For more information or to arrange interviews with award winners, please contact Margaret Hageman, Board member of UARR at 647.210.9642
UARR Race Relations Award Winners 2014
Debbie Douglas is an active feminist and anti-racism activist. She is the Executive Director of the Ontario Council of Agencies Serving Immigrants where she leads a sector of more than 230 agencies concerned with immigrant and refugee integration and social and economic inclusion. In the late 1980’s and 1990’s she was active in the leadership of Ontario’s first shelter geared to abused immigrant women; was also an advocate for Employment Equity and worked to establish anti-discriminatory systems and practices in public institutions with a focus on the intersection of identities. Debbie serves on numerous boards including the Centre of Excellence for Research on Immigration and Settlement, Women’s College Hospital, and co-chairs the City of Toronto’s Newcomer Leadership Table. She is the former co-chair of the National Working Group on Immigration and Settlement at the Canadian Council for Refugees. In 2004 she received the YWCA Toronto Women of Distinction Award.
Lloyd McKell has over forty years of experience as an educator, activist, and community leader. He has devoted a lifetime to advancing equity and inclusion for racialized youth and families. He began his illustrious career at the Harriet Tubman Organization, where he worked with youth. He was the Executive Officer for Student and Community Equity at the Toronto District School Board for over thirty five years. In 2007, Lloyd led the process for establishing Canada’s first Africentric school. He helped establish the Race Relations Advisory Committee of the TDSB and served on many committees including: Central Coordinator of Community Involvement Inner City Advisory Committee, French as a Second Language Advisory Committee and Aboriginal Community Advisory. He currently co-chairs the Mandela Legacy Committee and is spearheading the initiative to rename University Avenue as Nelson Mandela Boulevard. In 2005 he was awarded the African Canadian Achievement Award for Excellence in Education.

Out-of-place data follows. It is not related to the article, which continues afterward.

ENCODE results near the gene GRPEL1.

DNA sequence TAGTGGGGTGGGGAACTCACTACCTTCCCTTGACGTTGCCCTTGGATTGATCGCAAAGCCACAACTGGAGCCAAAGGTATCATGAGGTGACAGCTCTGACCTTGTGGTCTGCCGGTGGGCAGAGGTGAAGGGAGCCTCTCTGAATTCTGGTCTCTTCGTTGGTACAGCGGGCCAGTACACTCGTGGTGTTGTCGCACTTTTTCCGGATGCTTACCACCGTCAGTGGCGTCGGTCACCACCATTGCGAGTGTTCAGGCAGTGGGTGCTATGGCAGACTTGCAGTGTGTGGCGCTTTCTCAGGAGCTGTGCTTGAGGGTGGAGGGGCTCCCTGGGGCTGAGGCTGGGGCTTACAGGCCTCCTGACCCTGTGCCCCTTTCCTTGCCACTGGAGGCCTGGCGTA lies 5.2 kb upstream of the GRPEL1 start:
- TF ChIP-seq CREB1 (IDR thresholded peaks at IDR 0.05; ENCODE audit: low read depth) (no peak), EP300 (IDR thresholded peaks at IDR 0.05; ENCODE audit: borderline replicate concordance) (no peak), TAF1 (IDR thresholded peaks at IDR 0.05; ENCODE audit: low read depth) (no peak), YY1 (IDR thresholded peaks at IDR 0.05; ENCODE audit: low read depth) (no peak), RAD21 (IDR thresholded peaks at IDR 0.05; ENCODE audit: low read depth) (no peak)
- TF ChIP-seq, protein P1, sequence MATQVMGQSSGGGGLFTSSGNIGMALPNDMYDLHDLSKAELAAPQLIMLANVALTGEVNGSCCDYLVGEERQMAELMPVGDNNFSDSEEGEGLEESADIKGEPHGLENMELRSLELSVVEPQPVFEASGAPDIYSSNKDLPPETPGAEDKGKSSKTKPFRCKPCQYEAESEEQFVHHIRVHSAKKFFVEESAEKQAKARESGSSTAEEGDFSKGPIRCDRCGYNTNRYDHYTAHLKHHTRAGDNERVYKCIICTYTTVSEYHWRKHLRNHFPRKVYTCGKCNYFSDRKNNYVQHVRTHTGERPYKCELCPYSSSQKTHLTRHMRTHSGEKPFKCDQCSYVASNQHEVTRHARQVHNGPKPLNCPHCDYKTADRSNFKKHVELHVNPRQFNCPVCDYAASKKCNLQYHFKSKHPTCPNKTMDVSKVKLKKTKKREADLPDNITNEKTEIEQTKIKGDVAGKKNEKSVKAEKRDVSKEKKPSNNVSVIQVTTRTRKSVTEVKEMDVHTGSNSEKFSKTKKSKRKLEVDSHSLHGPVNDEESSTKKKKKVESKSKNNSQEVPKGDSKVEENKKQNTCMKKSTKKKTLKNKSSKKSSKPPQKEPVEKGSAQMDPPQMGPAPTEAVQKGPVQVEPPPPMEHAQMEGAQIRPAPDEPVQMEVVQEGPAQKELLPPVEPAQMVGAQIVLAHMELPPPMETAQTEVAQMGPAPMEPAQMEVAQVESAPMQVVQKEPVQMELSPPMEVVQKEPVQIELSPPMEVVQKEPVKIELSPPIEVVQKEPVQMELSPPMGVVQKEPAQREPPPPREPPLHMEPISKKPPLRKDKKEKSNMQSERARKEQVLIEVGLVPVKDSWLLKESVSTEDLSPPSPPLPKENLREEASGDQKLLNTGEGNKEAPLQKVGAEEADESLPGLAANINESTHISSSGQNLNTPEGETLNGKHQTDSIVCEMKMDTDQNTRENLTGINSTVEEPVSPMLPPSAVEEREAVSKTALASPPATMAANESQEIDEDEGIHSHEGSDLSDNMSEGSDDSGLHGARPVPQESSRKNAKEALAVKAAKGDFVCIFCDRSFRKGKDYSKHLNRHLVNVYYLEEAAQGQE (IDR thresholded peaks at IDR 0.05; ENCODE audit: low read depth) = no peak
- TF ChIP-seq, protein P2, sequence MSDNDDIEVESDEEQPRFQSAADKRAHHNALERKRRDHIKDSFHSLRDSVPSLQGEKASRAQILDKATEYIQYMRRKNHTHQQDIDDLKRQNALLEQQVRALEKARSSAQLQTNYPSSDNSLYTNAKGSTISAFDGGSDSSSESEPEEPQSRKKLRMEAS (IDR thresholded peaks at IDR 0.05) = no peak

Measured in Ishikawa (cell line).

Ashok Chandwani Media Award Winners 2014
Enzo DiMatteo was born in Belgium and emigrated with his family to Canada growing up in Toronto’s west end. He has served as NOW Magazine’s Senior News Editor since 9/11. When he’s not writing he spends time with his wife Wendy and children Jake, Noah and Luke. Enzo’s work on “Ghosts of police shootings past haunt us still” and his compilation of “Gaza Strip: a history of misery” are some of the articles for which he has won.
Jim Rankin is a reporter-photographer at the Toronto Star. He is a seven-time National Newspaper Award nominee, and in 2002 led a team of reporters, editors and researchers involved in a Michener Award-winning investigative series into race, policing and crime in Toronto. Rankin has won both an NNA and a Canadian Association of Journalists Award with the Star. Jim was nominated for his body of work.